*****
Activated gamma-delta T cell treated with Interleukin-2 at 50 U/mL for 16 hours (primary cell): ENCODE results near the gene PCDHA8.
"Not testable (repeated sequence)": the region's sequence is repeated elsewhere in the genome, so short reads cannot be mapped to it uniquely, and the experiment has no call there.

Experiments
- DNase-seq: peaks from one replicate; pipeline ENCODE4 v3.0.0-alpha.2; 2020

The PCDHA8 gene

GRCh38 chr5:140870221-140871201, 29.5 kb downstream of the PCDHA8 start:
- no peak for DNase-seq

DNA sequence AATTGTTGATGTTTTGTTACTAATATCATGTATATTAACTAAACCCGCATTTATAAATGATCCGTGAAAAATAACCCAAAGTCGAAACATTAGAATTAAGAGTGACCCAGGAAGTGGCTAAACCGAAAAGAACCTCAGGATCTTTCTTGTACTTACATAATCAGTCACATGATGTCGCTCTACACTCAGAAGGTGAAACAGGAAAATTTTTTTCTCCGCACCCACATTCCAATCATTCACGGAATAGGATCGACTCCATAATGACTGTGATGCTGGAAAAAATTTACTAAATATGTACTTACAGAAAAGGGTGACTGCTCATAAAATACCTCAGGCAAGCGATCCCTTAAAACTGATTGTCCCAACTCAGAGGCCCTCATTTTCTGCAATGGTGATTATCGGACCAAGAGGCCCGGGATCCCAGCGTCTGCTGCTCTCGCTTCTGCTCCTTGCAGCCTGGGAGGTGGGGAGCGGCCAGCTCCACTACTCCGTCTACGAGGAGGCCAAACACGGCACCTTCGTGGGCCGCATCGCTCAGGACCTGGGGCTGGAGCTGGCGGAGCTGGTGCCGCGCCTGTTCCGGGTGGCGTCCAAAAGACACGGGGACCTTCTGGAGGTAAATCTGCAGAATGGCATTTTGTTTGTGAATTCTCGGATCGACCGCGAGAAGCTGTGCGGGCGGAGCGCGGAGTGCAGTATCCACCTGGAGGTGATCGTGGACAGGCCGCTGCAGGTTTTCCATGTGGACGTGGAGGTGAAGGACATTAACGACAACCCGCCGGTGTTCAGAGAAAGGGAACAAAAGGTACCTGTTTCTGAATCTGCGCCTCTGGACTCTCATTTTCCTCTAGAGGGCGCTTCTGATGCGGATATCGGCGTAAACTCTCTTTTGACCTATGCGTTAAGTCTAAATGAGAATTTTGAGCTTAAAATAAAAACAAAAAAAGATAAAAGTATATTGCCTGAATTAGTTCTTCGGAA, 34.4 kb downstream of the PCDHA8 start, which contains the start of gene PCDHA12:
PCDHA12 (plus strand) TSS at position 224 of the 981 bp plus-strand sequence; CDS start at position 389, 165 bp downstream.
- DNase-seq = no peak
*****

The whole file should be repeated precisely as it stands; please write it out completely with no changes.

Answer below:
Activated gamma-delta T cell treated with Interleukin-2 at 50 U/mL for 16 hours (primary cell): ENCODE results near the gene PCDHA8.
"Not testable (repeated sequence)": the region's sequence is repeated elsewhere in the genome, so short reads cannot be mapped to it uniquely, and the experiment has no call there.

Experiments
- DNase-seq: peaks from one replicate; pipeline ENCODE4 v3.0.0-alpha.2; 2020

The PCDHA8 gene

GRCh38 chr5:140870221-140871201, 29.5 kb downstream of the PCDHA8 start:
- no peak for DNase-seq

DNA sequence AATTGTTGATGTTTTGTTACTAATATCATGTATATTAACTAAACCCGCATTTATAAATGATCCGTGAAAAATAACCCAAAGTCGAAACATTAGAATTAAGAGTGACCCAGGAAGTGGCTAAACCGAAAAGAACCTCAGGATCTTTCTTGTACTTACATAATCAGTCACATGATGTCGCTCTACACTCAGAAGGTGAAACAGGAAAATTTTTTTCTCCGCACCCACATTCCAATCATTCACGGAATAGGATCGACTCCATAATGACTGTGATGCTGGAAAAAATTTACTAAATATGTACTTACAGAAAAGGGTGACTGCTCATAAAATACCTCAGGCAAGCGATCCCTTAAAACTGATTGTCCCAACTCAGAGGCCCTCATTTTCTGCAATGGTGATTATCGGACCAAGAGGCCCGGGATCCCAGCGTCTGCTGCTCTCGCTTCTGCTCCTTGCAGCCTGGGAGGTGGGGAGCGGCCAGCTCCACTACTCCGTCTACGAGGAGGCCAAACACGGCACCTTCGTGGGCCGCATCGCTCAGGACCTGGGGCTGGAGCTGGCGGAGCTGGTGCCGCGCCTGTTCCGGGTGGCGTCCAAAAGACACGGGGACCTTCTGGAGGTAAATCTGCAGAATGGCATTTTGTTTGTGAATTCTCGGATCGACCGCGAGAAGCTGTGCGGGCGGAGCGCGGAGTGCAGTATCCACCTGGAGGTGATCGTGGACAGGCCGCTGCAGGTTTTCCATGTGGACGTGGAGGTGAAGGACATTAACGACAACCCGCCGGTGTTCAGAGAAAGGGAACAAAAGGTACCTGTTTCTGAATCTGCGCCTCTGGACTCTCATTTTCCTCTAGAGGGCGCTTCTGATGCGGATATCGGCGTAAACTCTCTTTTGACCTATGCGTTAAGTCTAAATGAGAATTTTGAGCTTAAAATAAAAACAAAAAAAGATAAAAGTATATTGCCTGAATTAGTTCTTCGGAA, 34.4 kb downstream of the PCDHA8 start, which contains the start of gene PCDHA12:
PCDHA12 (plus strand) TSS at position 224 of the 981 bp plus-strand sequence; CDS start at position 389, 165 bp downstream.
- DNase-seq = no peak